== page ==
Introducing the Insurance Data & Analytics Maturity Model


Introducing the Insurance Data and Analytics Maturity ModelData is an arms race. Competitive pressures, internal demands, and an ever-growing pool of data are driving insurers to assess their data and analytics capabilities. Traditional approaches to data management are running up against the needs of advanced analytics, artificial intelligence (AI), and machine learning. Data privacy concerns and regulations place additional hurdles on data resource management.

Aite-Novarica Group’s new report, Establishing and Sustaining Data Mastery, introduces the Insurance Data & Analytics Maturity Model (iDAMM).

Summary of the Insurance Data & Analytics Maturity Model

This maturity model enables insurers to review where they currently are in their data and analytics journey, define a target state, and plan investments and initiatives to bridge the gaps between them. iDAMM allows insurers to assess their data organization and capabilities across seven dimensions and 21 subdimensions, including leadership and organization, data governance, and architecture and technology management.

The model uses three stages of maturity: Traditional, Evolving, and Transforming. Insurers are likely to have different levels of maturity across different model elements. Moving into a more mature stage is a function of organizational and technological capability, not duration. Like transformations in other parts of the insurance carrier, data and analytics innovation requires enabling technology, organizational change, and executive sponsorship.

Symptoms of Low Data Maturity

Most insurers are falling short of their data objectives despite increasing their focus and investments in this domain.

Organizations that suffer from data immaturity experience symptoms such as data access challenges, low business intelligence and analytics productivity, and spending significant effort to reconcile reports. These organizations may also be noncompliant with data privacy regulations due to ignorance of applicable regulations, incomplete data governance, or gaps in data access controls. Data-immature organizations also suffer from consistent data quality issues and fail to receive the full value of data science efforts and third-party data insights.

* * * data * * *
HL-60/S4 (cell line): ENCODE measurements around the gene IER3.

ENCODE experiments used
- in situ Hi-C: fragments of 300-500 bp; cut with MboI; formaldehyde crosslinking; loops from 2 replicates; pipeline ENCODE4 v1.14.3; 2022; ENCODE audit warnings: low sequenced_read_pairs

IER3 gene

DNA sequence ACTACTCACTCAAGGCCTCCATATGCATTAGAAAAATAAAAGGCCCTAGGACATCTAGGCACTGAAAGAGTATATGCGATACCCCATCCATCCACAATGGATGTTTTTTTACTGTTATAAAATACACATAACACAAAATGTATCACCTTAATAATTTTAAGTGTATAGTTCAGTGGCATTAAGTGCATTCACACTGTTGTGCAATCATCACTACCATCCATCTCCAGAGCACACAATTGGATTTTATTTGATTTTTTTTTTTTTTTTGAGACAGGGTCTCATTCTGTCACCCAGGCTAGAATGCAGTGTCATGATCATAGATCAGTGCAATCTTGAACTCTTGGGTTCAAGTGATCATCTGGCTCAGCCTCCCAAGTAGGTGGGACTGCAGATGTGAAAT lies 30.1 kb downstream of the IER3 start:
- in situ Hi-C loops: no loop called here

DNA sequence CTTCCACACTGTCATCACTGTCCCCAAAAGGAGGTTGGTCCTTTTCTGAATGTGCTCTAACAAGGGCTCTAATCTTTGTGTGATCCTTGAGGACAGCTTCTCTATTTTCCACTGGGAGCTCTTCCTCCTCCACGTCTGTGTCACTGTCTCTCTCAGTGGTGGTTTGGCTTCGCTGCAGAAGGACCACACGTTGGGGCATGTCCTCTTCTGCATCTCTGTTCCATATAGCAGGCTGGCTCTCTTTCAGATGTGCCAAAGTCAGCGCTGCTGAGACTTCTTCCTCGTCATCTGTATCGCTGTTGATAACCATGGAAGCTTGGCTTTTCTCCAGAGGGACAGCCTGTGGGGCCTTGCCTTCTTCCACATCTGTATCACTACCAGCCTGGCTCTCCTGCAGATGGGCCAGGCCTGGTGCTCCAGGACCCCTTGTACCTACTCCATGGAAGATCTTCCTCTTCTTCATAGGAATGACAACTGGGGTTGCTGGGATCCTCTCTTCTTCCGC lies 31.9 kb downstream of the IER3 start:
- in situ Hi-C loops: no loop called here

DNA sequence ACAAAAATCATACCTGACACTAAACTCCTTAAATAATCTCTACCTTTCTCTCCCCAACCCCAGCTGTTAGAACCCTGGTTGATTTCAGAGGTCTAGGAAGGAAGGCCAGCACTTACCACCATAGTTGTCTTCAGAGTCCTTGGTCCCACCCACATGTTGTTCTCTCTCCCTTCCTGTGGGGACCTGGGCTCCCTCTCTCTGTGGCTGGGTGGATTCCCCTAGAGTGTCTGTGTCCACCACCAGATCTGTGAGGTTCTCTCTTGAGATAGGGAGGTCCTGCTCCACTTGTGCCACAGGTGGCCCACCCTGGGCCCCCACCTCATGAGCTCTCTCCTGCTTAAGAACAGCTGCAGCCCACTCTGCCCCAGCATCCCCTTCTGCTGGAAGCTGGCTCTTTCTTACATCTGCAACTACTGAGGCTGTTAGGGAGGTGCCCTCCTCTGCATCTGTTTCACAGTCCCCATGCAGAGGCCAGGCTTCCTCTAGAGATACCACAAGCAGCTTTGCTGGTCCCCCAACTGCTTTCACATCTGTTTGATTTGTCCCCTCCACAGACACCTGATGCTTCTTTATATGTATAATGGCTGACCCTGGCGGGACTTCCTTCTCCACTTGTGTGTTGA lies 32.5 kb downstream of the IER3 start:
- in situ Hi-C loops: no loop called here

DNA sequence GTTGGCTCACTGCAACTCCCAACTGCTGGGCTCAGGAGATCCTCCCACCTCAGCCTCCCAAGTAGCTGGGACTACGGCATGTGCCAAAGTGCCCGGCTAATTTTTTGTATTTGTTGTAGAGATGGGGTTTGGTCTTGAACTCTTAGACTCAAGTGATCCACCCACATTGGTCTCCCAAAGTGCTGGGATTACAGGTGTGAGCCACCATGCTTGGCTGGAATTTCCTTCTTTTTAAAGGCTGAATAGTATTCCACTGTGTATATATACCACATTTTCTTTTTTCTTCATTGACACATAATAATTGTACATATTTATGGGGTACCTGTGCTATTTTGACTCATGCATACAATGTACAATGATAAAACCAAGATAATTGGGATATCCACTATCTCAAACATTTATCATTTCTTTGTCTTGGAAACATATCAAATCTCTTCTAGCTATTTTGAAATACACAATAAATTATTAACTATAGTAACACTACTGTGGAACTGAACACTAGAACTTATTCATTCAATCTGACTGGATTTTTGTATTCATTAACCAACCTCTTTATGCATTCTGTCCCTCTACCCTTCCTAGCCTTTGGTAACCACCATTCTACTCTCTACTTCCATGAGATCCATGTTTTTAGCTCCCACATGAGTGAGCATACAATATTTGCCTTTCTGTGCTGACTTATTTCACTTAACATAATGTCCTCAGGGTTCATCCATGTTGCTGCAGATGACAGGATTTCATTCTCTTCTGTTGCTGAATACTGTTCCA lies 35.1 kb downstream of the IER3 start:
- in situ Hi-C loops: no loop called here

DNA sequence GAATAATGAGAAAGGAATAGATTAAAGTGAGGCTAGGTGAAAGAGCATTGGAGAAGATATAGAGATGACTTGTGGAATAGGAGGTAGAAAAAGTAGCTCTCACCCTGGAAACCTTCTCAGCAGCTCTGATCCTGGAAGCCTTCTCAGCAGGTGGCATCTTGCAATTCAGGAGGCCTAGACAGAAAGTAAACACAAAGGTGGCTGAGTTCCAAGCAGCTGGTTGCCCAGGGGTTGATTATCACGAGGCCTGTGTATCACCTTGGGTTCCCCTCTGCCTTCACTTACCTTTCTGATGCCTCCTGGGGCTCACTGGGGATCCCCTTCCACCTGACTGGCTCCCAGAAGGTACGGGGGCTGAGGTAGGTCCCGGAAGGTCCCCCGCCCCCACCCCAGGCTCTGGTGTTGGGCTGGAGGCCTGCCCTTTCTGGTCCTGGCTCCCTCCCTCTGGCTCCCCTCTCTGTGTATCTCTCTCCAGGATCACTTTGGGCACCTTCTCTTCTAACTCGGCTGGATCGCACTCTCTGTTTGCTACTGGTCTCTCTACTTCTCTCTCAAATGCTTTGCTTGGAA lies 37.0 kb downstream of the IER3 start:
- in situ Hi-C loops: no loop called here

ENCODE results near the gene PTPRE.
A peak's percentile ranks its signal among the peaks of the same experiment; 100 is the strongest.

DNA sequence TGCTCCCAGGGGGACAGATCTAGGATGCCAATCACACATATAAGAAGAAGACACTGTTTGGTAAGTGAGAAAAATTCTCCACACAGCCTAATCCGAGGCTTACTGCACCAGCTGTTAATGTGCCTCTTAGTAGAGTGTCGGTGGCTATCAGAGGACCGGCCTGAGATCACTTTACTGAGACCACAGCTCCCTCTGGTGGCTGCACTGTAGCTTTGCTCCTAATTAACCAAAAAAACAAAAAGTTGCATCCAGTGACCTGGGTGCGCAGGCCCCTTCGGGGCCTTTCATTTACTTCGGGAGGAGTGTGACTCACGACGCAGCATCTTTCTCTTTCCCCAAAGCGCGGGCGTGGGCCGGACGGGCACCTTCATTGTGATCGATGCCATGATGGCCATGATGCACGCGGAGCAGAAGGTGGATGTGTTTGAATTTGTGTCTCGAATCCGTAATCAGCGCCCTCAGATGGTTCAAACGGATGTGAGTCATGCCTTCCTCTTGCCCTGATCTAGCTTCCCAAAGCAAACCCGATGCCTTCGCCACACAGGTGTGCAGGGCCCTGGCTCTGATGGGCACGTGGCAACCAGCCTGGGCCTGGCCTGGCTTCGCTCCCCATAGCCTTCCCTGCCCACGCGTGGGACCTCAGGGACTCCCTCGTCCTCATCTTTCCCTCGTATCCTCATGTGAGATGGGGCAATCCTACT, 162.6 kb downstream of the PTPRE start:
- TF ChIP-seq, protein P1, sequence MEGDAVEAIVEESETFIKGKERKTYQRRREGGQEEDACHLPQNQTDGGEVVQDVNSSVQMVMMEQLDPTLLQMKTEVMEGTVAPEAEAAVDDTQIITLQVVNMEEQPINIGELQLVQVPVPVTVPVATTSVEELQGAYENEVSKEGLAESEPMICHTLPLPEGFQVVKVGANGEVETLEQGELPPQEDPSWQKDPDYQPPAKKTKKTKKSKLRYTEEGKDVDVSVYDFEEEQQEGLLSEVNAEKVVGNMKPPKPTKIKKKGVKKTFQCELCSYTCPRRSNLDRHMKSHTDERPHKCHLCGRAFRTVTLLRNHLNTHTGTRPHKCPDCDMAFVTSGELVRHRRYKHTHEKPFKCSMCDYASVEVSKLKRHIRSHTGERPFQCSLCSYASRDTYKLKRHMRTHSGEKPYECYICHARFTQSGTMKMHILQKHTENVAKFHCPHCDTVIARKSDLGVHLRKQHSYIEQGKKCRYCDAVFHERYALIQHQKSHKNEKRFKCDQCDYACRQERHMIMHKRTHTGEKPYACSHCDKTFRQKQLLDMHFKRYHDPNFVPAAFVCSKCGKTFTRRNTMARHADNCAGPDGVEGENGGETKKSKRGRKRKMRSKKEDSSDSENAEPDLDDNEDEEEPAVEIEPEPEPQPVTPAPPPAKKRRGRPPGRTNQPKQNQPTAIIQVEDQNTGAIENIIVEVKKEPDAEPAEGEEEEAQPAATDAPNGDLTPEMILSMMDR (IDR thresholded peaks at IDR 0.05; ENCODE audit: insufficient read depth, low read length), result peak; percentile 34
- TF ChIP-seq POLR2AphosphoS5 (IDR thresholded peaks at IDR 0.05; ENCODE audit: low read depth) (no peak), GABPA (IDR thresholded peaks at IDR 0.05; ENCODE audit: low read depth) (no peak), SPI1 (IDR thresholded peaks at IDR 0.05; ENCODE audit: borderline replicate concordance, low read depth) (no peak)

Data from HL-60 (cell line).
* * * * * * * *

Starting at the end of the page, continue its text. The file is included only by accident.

The Importance of Culture

Sustaining data mastery requires the insurer to establish and maintain a data culture. Data cultures are those in which data is fully democratized, in which data literacy is high, and that allow all tactical and strategic decision-making to be largely data-driven (but still informed by intuition). Further, all users value data highly and act as corporate data stewards in maintaining high data quality and protection.

Building a data culture is challenging. Insurers that have achieved data mastery will have a culture grounded in data and analytics that can survive leadership changes and shifts in business focus. This means that everyone cares about data quality, as everyone understands innately the value of information and insights. Strategic and tactical decisions are heavily influenced by signals in the data, though intuition developed through industry experience also plays a role.

For more information on data mastery and the iDAMM, access the full report here.